by Andrew Crisp
Robert K. Wittman, the founder of the FBI's Arts Crime Team, captivated an audience in the Senate auditorium of the Idaho State Capitol on Jan. 19.
"You've got a great city here," Wittman told the crowd. "Even with the snow and the rain and all that, it's better than Philadelphia."
In addition to the details of his exploits solving international art crimes, Wittman showed footage from a hotel room sting in Copenhagen, and a fantastic slide show comparing sexy Hollywood art thieves to their real-life, pasty-faced counterparts.
Art is a $200 billion a year industry worldwide, with $80 billion worth of art sales taking place in the United States. Of that number, $6 billion comes from illicit sales—stolen artwork or cultural relics—Wittman told the audience. He put that $80 billion number in context:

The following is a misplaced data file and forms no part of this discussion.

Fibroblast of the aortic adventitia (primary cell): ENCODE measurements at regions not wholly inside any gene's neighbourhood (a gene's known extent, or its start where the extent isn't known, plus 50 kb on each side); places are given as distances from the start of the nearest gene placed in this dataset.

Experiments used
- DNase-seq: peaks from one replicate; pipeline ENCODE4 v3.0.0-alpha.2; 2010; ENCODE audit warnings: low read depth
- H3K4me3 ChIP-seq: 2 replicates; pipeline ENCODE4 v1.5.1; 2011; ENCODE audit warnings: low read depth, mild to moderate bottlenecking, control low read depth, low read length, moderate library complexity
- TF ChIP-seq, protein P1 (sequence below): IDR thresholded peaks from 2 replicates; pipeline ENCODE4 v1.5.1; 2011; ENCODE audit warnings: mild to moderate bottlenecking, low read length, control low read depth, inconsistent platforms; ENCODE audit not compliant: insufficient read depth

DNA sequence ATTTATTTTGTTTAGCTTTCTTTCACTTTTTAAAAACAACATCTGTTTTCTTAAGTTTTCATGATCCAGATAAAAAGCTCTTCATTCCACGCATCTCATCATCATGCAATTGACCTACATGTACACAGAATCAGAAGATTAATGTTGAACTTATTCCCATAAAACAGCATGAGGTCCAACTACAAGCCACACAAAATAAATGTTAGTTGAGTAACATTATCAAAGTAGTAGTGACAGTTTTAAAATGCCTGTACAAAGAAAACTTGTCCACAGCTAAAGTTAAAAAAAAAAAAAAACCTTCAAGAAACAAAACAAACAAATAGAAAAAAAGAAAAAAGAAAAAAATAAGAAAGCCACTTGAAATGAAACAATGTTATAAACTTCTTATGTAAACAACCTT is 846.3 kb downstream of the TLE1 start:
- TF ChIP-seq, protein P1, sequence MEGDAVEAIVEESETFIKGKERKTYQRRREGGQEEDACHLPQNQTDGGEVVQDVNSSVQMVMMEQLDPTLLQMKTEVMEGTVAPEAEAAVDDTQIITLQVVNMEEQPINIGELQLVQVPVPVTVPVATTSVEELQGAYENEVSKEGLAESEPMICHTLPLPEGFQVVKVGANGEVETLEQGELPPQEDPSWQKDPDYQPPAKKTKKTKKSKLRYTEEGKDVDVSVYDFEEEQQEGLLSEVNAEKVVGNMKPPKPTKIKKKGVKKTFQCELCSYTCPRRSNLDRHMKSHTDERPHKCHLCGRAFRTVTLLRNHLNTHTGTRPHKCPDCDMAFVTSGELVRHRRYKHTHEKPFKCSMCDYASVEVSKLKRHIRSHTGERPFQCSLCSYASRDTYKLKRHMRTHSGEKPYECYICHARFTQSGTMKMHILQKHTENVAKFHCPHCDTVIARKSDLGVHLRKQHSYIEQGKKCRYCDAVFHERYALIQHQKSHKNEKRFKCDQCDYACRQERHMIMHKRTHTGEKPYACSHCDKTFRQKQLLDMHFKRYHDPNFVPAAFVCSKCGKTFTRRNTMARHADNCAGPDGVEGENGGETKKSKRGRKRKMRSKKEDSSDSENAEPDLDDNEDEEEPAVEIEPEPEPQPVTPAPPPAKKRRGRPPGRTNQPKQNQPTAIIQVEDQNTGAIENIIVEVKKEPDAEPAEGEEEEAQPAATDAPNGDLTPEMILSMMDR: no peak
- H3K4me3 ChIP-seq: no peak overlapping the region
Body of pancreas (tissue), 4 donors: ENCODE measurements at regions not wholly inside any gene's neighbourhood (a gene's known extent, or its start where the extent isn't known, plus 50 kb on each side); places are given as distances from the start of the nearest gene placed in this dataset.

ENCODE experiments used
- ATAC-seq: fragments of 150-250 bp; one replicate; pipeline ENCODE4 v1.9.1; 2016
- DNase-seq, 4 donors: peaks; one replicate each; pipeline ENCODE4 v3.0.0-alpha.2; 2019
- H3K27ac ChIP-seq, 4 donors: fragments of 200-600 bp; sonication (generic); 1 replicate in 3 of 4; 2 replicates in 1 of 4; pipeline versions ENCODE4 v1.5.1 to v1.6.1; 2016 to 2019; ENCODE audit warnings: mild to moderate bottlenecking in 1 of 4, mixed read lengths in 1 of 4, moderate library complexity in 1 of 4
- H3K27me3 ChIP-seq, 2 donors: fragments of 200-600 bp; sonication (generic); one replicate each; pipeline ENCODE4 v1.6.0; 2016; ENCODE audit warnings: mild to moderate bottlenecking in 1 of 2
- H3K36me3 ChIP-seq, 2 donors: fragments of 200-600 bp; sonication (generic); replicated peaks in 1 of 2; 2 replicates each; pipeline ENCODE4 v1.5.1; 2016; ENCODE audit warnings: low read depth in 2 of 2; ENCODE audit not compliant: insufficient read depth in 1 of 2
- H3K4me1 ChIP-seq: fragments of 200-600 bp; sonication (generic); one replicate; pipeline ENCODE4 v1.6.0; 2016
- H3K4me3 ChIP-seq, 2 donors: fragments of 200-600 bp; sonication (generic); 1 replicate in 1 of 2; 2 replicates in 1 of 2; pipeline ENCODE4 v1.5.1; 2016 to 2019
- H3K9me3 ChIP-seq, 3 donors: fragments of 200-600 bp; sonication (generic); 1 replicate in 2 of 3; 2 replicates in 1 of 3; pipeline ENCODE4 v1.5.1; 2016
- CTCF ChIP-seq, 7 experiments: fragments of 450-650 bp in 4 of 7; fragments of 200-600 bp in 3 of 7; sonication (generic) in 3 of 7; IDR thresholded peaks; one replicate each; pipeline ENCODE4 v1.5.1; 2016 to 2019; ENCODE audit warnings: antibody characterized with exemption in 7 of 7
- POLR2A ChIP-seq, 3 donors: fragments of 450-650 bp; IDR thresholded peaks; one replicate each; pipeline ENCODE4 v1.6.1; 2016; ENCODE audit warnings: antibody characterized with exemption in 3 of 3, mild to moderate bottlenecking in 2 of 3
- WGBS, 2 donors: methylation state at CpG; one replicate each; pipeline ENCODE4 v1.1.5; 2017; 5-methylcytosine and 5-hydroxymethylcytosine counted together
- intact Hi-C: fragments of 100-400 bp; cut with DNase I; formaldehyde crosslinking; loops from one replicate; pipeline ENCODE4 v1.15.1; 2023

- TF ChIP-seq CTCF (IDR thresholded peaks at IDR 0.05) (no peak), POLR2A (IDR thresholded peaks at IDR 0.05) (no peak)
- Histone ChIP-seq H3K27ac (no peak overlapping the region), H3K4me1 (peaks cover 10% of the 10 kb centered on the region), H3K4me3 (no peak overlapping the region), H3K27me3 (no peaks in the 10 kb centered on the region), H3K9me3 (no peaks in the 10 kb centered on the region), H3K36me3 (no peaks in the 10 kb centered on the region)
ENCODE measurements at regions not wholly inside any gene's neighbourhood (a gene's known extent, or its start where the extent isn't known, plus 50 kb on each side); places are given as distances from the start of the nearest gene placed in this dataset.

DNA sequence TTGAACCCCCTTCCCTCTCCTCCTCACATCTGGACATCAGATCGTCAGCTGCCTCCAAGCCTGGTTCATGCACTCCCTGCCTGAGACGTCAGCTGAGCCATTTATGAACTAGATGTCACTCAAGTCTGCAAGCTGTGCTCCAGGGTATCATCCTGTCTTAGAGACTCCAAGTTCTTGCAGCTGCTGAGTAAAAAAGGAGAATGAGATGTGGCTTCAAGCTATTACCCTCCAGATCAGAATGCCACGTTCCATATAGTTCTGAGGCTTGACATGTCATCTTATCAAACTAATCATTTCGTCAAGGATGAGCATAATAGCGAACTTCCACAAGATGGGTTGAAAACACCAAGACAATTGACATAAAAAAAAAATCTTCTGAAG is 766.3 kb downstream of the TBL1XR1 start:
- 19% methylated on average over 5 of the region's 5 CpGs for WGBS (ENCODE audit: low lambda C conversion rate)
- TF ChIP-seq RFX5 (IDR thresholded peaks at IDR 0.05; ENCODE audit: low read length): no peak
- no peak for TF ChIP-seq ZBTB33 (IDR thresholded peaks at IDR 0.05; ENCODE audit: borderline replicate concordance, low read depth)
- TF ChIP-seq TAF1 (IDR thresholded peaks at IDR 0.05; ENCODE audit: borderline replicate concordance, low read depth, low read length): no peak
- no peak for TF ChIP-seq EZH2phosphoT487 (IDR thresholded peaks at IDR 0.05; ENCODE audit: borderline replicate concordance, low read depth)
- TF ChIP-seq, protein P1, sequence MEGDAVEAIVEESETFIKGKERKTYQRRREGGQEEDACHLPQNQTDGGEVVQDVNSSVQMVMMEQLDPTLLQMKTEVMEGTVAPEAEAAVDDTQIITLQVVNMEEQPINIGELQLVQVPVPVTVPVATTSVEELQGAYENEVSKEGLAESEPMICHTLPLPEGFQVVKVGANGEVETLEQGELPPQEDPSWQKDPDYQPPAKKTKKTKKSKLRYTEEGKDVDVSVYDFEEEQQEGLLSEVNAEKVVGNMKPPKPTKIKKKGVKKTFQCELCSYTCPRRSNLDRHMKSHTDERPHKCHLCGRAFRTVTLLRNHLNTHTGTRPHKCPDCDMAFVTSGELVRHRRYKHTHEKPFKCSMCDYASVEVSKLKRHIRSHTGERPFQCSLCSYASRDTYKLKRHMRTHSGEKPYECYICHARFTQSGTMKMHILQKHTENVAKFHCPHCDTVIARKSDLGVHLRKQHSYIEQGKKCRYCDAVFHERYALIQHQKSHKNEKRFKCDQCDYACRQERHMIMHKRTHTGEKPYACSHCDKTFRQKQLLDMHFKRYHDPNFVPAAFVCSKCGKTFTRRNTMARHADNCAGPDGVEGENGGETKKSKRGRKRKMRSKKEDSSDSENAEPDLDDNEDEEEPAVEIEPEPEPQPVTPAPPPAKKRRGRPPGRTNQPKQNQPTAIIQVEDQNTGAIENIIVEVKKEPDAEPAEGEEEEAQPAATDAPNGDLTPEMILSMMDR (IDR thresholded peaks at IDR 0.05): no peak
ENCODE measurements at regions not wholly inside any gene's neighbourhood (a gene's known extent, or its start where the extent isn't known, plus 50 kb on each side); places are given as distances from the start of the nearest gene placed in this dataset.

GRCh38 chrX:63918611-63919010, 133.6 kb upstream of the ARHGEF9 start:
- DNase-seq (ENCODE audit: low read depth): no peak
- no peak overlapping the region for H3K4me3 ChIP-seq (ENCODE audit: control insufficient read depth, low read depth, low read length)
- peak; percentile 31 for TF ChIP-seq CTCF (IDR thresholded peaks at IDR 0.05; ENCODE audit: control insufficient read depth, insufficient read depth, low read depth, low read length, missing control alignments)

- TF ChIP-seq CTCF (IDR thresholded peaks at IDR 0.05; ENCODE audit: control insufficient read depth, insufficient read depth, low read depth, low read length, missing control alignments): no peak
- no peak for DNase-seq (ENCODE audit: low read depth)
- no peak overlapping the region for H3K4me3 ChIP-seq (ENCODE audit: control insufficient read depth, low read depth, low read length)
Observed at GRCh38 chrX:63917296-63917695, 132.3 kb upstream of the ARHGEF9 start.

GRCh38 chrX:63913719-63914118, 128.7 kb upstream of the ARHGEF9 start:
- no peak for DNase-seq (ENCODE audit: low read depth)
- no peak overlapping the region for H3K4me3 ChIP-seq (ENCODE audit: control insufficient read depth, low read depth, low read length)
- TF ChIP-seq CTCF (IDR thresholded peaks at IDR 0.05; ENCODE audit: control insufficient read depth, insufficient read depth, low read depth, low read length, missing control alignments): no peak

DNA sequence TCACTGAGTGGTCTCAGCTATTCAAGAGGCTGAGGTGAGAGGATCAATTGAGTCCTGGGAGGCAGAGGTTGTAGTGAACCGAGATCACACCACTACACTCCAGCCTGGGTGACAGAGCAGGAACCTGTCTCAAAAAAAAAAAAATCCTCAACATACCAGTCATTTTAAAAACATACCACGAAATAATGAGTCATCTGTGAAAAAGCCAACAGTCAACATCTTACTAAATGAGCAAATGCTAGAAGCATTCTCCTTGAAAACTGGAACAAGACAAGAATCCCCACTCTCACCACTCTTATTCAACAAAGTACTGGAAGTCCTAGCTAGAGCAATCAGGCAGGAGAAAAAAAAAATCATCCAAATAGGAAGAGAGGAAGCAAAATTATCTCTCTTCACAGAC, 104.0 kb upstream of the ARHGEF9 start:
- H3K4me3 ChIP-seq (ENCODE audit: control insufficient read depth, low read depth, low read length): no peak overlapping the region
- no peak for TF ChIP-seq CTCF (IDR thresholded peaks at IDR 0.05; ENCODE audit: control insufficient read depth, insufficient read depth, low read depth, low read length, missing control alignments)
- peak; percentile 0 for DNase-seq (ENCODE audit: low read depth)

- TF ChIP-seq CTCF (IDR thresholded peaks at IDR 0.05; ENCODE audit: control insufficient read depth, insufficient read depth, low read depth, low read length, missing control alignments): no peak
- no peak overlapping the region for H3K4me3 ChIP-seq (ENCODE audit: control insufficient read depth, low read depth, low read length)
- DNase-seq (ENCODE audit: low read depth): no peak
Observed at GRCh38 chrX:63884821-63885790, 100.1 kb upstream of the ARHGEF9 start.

"Art is three times the size of the country's four major sports: basketball, baseball, hockey, football ... combined," Wittman said.
With a grant from the Idaho Humanities Council and sponsorship from Boise State's Arts Department and Department of Criminal Justice, the Boise Art Museum brought Wittman to speak about his book Priceless: How I Went Undercover to Rescue the World's Stolen Treasures.
If you missed out on his lecture Thursday night, you can catch Wittman during a special book signing at BAM's reception for Open to Interpretation from 5:30-8 p.m. today, Friday, Jan. 20. Light hors d'oeuvres, entertainment from Frim Fram Four and Heirloom Dance Studio and a no-host bar are included in the $10 admission. BAM members get in free.